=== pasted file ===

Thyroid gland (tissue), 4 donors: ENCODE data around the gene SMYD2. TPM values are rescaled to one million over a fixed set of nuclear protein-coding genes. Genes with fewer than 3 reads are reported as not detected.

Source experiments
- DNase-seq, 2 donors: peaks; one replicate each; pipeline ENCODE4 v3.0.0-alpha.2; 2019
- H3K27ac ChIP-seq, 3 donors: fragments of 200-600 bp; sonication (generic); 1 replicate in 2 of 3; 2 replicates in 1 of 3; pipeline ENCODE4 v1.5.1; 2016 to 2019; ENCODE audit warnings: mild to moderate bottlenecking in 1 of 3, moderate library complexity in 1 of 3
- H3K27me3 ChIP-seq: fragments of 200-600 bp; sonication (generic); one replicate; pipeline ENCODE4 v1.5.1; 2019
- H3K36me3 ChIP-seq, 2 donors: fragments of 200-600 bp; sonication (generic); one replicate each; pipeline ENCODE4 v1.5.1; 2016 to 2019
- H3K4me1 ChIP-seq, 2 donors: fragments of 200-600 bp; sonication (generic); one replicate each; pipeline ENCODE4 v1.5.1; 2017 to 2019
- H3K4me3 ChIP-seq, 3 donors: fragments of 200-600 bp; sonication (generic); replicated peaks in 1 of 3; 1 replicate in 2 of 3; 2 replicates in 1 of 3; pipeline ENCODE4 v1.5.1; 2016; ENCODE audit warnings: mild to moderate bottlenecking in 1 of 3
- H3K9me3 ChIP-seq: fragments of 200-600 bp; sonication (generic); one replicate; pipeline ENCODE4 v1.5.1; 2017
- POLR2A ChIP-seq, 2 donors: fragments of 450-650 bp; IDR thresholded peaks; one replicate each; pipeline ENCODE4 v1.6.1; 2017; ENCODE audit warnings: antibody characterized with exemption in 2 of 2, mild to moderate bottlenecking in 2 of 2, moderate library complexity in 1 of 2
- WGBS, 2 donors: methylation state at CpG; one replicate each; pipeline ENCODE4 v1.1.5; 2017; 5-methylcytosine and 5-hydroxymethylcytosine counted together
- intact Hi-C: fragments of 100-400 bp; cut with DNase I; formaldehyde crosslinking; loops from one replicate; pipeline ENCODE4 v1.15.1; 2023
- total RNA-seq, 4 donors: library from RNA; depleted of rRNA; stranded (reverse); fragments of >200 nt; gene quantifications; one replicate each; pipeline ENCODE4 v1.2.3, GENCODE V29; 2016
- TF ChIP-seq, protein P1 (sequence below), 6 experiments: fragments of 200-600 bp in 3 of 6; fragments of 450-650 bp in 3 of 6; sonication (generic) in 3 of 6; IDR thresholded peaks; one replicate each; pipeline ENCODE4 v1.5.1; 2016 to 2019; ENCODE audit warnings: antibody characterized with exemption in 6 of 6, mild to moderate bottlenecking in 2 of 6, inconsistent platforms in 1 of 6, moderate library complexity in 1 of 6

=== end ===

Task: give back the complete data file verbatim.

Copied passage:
Thyroid gland (tissue), 4 donors: ENCODE data around the gene SMYD2. TPM values are rescaled to one million over a fixed set of nuclear protein-coding genes. Genes with fewer than 3 reads are reported as not detected.

Source experiments
- DNase-seq, 2 donors: peaks; one replicate each; pipeline ENCODE4 v3.0.0-alpha.2; 2019
- H3K27ac ChIP-seq, 3 donors: fragments of 200-600 bp; sonication (generic); 1 replicate in 2 of 3; 2 replicates in 1 of 3; pipeline ENCODE4 v1.5.1; 2016 to 2019; ENCODE audit warnings: mild to moderate bottlenecking in 1 of 3, moderate library complexity in 1 of 3
- H3K27me3 ChIP-seq: fragments of 200-600 bp; sonication (generic); one replicate; pipeline ENCODE4 v1.5.1; 2019
- H3K36me3 ChIP-seq, 2 donors: fragments of 200-600 bp; sonication (generic); one replicate each; pipeline ENCODE4 v1.5.1; 2016 to 2019
- H3K4me1 ChIP-seq, 2 donors: fragments of 200-600 bp; sonication (generic); one replicate each; pipeline ENCODE4 v1.5.1; 2017 to 2019
- H3K4me3 ChIP-seq, 3 donors: fragments of 200-600 bp; sonication (generic); replicated peaks in 1 of 3; 1 replicate in 2 of 3; 2 replicates in 1 of 3; pipeline ENCODE4 v1.5.1; 2016; ENCODE audit warnings: mild to moderate bottlenecking in 1 of 3
- H3K9me3 ChIP-seq: fragments of 200-600 bp; sonication (generic); one replicate; pipeline ENCODE4 v1.5.1; 2017
- POLR2A ChIP-seq, 2 donors: fragments of 450-650 bp; IDR thresholded peaks; one replicate each; pipeline ENCODE4 v1.6.1; 2017; ENCODE audit warnings: antibody characterized with exemption in 2 of 2, mild to moderate bottlenecking in 2 of 2, moderate library complexity in 1 of 2
- WGBS, 2 donors: methylation state at CpG; one replicate each; pipeline ENCODE4 v1.1.5; 2017; 5-methylcytosine and 5-hydroxymethylcytosine counted together
- intact Hi-C: fragments of 100-400 bp; cut with DNase I; formaldehyde crosslinking; loops from one replicate; pipeline ENCODE4 v1.15.1; 2023
- total RNA-seq, 4 donors: library from RNA; depleted of rRNA; stranded (reverse); fragments of >200 nt; gene quantifications; one replicate each; pipeline ENCODE4 v1.2.3, GENCODE V29; 2016
- TF ChIP-seq, protein P1 (sequence below), 6 experiments: fragments of 200-600 bp in 3 of 6; fragments of 450-650 bp in 3 of 6; sonication (generic) in 3 of 6; IDR thresholded peaks; one replicate each; pipeline ENCODE4 v1.5.1; 2016 to 2019; ENCODE audit warnings: antibody characterized with exemption in 6 of 6, mild to moderate bottlenecking in 2 of 6, inconsistent platforms in 1 of 6, moderate library complexity in 1 of 6